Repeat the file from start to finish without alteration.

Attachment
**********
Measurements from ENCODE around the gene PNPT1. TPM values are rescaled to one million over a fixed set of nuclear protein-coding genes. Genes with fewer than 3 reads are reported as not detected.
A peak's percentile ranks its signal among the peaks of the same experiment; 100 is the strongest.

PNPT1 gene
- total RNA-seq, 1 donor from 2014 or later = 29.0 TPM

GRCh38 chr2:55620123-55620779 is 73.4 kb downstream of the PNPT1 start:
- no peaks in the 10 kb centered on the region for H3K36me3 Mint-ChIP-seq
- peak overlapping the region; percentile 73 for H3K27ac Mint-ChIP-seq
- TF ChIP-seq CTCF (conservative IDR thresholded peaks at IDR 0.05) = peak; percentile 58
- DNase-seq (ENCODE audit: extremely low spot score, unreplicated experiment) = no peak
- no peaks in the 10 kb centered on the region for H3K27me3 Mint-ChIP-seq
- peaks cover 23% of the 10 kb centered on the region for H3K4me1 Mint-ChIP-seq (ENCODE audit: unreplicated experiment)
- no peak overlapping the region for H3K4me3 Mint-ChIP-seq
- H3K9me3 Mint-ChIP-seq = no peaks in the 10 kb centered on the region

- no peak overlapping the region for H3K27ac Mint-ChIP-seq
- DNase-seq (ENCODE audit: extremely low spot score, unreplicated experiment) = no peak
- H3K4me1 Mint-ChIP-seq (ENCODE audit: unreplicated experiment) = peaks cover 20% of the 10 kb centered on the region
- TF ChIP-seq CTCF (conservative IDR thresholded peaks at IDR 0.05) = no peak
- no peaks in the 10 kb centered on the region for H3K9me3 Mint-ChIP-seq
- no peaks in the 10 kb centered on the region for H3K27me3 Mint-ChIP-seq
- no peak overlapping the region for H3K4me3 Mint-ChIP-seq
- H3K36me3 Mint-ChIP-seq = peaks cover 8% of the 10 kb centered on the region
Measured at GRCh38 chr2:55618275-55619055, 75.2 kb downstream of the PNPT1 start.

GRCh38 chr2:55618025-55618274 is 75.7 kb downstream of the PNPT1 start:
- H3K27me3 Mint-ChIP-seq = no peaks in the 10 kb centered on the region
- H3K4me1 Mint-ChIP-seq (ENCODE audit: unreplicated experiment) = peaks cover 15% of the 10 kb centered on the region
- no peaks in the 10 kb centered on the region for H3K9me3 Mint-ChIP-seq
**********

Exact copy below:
Measurements from ENCODE around the gene PNPT1. TPM values are rescaled to one million over a fixed set of nuclear protein-coding genes. Genes with fewer than 3 reads are reported as not detected.
A peak's percentile ranks its signal among the peaks of the same experiment; 100 is the strongest.

PNPT1 gene
- total RNA-seq, 1 donor from 2014 or later = 29.0 TPM

GRCh38 chr2:55620123-55620779 is 73.4 kb downstream of the PNPT1 start:
- no peaks in the 10 kb centered on the region for H3K36me3 Mint-ChIP-seq
- peak overlapping the region; percentile 73 for H3K27ac Mint-ChIP-seq
- TF ChIP-seq CTCF (conservative IDR thresholded peaks at IDR 0.05) = peak; percentile 58
- DNase-seq (ENCODE audit: extremely low spot score, unreplicated experiment) = no peak
- no peaks in the 10 kb centered on the region for H3K27me3 Mint-ChIP-seq
- peaks cover 23% of the 10 kb centered on the region for H3K4me1 Mint-ChIP-seq (ENCODE audit: unreplicated experiment)
- no peak overlapping the region for H3K4me3 Mint-ChIP-seq
- H3K9me3 Mint-ChIP-seq = no peaks in the 10 kb centered on the region

- no peak overlapping the region for H3K27ac Mint-ChIP-seq
- DNase-seq (ENCODE audit: extremely low spot score, unreplicated experiment) = no peak
- H3K4me1 Mint-ChIP-seq (ENCODE audit: unreplicated experiment) = peaks cover 20% of the 10 kb centered on the region
- TF ChIP-seq CTCF (conservative IDR thresholded peaks at IDR 0.05) = no peak
- no peaks in the 10 kb centered on the region for H3K9me3 Mint-ChIP-seq
- no peaks in the 10 kb centered on the region for H3K27me3 Mint-ChIP-seq
- no peak overlapping the region for H3K4me3 Mint-ChIP-seq
- H3K36me3 Mint-ChIP-seq = peaks cover 8% of the 10 kb centered on the region
Measured at GRCh38 chr2:55618275-55619055, 75.2 kb downstream of the PNPT1 start.

GRCh38 chr2:55618025-55618274 is 75.7 kb downstream of the PNPT1 start:
- H3K27me3 Mint-ChIP-seq = no peaks in the 10 kb centered on the region
- H3K4me1 Mint-ChIP-seq (ENCODE audit: unreplicated experiment) = peaks cover 15% of the 10 kb centered on the region
- no peaks in the 10 kb centered on the region for H3K9me3 Mint-ChIP-seq